RICHMOND — Nitrogen. The 30 inches of snow, more or less, on the vegetable garden is filled with nitrogen.
An old wives’ tale holds that snow is the poor man’s fertilizer but, unlike various of the stories allegedly told by elderly wives, this one is true. And if the frost isn’t too deep, the vegetable garden is snuggled under a nutrient that can seep slowly into the future home of seeds.
Rain, sleet, hail and lightning also contain nitrogen and plunk it onto the soil. Between snow and falling water, a total of two to 12 pounds of nitrogen are annually planted per U.S acre, according to agricultural studies. As any grower of perennials knows, snow also blankets plants in the flower garden, protecting them from cold wind and the capricious thawing and freezing that goes on in a weird February like this year.
Experts say spring snow — and this latest dump was close to spring (and on the heels of spring days in February) — is more beneficial because thawing is underway. Otherwise, the melt runs off, taking its nitrogen with it. One can only hope that the present crop of snow doesn’t melt too quickly.
Even if April is wet and snowy, not impossible in the Berkshires, the seeds will be ready. They’re ordered, online with the handsome catalogs handy. This year, several seed catalogs came after New Year’s, which was once the custom. A few years ago, seed books basically got lost in the avalanche of advice on buying everything from flour to sheets to fruit baskets. Fortunately, our post office has a large bin where unsolicited paper stuff can be tossed.
Thinking about soil, hoes and seeds makes the mountains around the driveway more acceptable. And more people are eyeing buried garden plots. The pandemic, apparently, produced 18.3 new gardeners in the United States, people either tired of shortages at the store or finding something to do in their isolation. Or both.
From birth, I was surrounded by gardens. With all kinds of shortages during World War II, our family lacked nothing in the way of vegetables and fruits. My father’s garden was enormous, we had pear and apple trees and raspberries, and my mother filled cellar shelves with canned beans, tomatoes and applesauce. In addition, my brother and I had Victory Gardens, and a volunteer from the war effort came periodically to inspect them. I know they were small and productive, and mine included a flower called angel’s trumpet. My brother stuck to edibles. Years later, our son had a tiny garden to get a Boy Scout badge and Mr. Persip came out from Pittsfield for the official judging. It passed.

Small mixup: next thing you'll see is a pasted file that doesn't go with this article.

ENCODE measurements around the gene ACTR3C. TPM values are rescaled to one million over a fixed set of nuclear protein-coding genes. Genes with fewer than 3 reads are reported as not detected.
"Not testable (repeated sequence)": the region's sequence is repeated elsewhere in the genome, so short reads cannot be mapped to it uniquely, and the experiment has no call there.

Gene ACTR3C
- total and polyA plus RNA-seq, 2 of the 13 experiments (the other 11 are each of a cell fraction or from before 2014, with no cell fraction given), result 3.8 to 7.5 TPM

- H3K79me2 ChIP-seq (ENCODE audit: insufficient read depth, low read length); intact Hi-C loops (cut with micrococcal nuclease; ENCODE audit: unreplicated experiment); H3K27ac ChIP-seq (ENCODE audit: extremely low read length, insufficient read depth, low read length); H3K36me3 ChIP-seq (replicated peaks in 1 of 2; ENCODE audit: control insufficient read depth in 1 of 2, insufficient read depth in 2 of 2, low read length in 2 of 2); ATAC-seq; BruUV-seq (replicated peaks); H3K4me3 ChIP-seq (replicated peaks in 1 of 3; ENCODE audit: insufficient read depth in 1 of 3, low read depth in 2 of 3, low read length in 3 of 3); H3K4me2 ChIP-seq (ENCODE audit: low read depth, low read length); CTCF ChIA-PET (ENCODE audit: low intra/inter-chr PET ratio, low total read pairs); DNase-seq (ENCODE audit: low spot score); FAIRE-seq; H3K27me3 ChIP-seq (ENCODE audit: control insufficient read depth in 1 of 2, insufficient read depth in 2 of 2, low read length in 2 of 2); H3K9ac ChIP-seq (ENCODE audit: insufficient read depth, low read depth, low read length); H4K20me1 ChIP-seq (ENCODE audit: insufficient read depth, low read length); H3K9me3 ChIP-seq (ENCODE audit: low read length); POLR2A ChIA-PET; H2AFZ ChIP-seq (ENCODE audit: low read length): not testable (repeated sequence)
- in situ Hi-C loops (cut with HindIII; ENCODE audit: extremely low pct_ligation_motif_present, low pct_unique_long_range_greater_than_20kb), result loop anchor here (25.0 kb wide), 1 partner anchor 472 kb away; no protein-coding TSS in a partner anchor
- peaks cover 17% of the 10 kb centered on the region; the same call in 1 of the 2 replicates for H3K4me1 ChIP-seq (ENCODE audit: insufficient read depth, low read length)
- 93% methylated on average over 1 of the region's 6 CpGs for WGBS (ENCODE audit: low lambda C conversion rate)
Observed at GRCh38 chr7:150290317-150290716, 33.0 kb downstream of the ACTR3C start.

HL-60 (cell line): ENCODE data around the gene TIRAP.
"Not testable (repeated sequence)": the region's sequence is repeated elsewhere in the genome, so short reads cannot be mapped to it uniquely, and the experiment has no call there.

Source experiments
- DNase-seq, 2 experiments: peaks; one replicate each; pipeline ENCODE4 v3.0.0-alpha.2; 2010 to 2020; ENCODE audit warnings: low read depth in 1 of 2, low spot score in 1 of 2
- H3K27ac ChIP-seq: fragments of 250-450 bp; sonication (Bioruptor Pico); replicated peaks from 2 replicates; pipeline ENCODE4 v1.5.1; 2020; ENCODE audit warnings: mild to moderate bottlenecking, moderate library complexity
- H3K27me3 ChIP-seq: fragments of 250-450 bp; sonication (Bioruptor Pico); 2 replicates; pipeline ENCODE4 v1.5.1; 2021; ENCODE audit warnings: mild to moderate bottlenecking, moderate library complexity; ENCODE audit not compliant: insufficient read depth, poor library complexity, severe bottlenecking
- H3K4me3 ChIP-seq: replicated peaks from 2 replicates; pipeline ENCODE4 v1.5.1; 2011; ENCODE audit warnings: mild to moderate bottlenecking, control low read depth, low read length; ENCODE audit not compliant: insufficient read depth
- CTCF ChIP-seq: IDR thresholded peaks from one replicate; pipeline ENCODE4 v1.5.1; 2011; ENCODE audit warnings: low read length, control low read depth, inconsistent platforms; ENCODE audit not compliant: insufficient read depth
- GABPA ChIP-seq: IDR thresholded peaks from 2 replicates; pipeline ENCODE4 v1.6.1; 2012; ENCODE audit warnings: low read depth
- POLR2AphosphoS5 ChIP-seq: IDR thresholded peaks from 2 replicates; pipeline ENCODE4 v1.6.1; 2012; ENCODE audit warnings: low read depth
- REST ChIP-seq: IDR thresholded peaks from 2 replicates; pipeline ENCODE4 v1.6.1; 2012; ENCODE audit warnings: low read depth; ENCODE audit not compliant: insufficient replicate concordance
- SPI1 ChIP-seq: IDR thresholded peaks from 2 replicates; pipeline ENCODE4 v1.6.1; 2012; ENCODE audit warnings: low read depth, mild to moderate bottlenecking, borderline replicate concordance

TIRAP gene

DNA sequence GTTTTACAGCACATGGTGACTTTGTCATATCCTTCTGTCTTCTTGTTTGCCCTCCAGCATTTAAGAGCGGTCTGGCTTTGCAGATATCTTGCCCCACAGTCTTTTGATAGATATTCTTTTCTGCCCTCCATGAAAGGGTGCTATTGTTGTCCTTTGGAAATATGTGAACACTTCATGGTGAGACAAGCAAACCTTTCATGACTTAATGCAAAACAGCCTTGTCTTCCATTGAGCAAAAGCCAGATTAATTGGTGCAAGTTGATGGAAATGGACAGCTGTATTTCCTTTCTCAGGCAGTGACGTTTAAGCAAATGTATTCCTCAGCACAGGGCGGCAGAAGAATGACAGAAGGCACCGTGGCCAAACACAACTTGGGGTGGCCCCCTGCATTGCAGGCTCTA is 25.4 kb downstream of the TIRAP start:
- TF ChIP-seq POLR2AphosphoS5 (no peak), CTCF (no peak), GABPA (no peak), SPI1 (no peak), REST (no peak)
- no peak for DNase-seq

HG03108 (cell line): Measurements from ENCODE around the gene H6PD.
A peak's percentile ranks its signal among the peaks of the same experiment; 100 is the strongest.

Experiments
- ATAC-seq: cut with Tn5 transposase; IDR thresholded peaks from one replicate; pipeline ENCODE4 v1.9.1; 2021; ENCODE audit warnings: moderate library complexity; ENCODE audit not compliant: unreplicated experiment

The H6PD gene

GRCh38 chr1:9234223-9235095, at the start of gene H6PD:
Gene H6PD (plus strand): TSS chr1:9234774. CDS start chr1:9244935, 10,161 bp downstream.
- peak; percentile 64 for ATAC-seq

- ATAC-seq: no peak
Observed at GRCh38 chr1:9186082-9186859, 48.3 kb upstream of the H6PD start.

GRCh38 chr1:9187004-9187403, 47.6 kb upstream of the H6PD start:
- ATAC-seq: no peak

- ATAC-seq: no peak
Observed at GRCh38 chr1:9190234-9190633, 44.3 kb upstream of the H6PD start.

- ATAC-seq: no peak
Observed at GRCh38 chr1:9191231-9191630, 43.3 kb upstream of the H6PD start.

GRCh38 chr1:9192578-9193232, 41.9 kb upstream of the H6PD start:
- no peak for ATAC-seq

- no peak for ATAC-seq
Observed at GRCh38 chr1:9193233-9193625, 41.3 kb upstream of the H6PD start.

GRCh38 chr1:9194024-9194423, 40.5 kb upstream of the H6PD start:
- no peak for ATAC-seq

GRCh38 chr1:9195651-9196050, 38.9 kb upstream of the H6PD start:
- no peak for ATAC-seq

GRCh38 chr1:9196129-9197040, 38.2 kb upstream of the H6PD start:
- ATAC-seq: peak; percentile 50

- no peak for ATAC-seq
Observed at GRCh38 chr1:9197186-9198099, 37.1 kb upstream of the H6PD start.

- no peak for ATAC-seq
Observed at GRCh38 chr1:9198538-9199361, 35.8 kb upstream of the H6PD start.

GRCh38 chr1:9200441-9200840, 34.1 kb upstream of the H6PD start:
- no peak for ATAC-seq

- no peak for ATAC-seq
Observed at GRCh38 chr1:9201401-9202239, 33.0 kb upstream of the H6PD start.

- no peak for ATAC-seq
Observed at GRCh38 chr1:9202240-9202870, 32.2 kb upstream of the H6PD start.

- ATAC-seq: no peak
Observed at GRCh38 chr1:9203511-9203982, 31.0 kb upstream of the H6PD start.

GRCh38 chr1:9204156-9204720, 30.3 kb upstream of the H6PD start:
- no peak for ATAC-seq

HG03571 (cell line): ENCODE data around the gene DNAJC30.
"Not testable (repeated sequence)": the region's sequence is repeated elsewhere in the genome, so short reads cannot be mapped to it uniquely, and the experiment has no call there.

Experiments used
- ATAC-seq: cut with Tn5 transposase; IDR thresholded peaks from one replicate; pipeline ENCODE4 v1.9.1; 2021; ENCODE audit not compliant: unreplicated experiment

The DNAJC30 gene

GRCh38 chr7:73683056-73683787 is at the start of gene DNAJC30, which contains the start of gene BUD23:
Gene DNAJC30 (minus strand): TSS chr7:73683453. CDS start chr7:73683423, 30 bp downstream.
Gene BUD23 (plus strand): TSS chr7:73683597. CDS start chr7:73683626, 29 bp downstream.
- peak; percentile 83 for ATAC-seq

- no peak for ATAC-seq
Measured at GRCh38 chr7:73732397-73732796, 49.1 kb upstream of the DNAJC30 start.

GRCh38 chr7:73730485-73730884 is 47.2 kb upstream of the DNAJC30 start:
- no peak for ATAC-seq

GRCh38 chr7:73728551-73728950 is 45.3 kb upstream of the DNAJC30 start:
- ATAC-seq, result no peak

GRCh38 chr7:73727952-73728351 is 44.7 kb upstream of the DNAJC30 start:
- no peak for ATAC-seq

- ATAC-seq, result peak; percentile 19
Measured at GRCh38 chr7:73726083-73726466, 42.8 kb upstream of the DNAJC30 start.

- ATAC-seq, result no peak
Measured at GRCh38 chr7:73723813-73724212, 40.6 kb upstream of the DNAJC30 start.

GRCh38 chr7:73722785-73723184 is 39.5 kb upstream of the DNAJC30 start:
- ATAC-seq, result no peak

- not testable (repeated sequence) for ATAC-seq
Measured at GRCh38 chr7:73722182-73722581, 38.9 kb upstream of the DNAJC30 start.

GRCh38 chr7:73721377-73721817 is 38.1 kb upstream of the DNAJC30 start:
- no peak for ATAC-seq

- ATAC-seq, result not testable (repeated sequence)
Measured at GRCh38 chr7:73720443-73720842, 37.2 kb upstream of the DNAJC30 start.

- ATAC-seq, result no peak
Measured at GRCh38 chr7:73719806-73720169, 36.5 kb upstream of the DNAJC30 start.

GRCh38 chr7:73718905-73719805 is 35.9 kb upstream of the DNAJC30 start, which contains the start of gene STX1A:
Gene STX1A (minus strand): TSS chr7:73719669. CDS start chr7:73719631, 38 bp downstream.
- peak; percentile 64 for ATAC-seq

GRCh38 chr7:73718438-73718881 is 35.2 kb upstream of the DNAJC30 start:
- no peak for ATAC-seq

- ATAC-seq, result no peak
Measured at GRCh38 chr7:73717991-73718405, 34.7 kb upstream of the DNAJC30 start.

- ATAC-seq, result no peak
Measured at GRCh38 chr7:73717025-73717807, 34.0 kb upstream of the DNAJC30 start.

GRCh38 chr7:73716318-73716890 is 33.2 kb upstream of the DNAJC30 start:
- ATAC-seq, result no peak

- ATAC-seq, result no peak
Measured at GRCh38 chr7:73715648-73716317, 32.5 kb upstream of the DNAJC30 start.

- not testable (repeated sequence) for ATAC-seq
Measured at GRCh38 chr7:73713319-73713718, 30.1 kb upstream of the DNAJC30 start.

Educators say children learn a lot from gardening, developing skills in math, communication and decision-making. Sometimes they decide to eat a new vegetable when they’ve helped it grow.
From preschool on up, schools are finding space to grow things, and the kids like it, perhaps because they don’t realize it’s a learning tool. Studies show that children 8 to 11 develop the ability to work in groups as they’re poking seeds into the soil.
They learn patience and gain confidence. They think about water, sun, responsibility, environment, nutrition and hunger. Adding gardening to the school day is a growing trend around the country, including some 60 schools in Sarasota County, Fla., plus programs in Tallahassee and Jacksonville. If Ron DeSantis finds out that Florida’s educators believe digging involves critical thinking, he’ll have to slap a ban on gardening in public schools.
The neighbors were askance at first when a professor in North Carolina replaced her front lawn with a vegetable garden, but they came to enjoy it, visually and at their tables.
A professor in California ripped up the backyard, eliminating the lawn, and planted fruit trees, lettuce, kohlrabi and other vegetables among winding paths. They were among the estimated 39 million American households that were gardening in 2020.
What are they all growing? The No. 1 is tomatoes, followed by cucumbers.
Marijuana may be lifting spirits of gardeners these days and gaining on share of garden space, but it’s not a vegetable. It’s weed.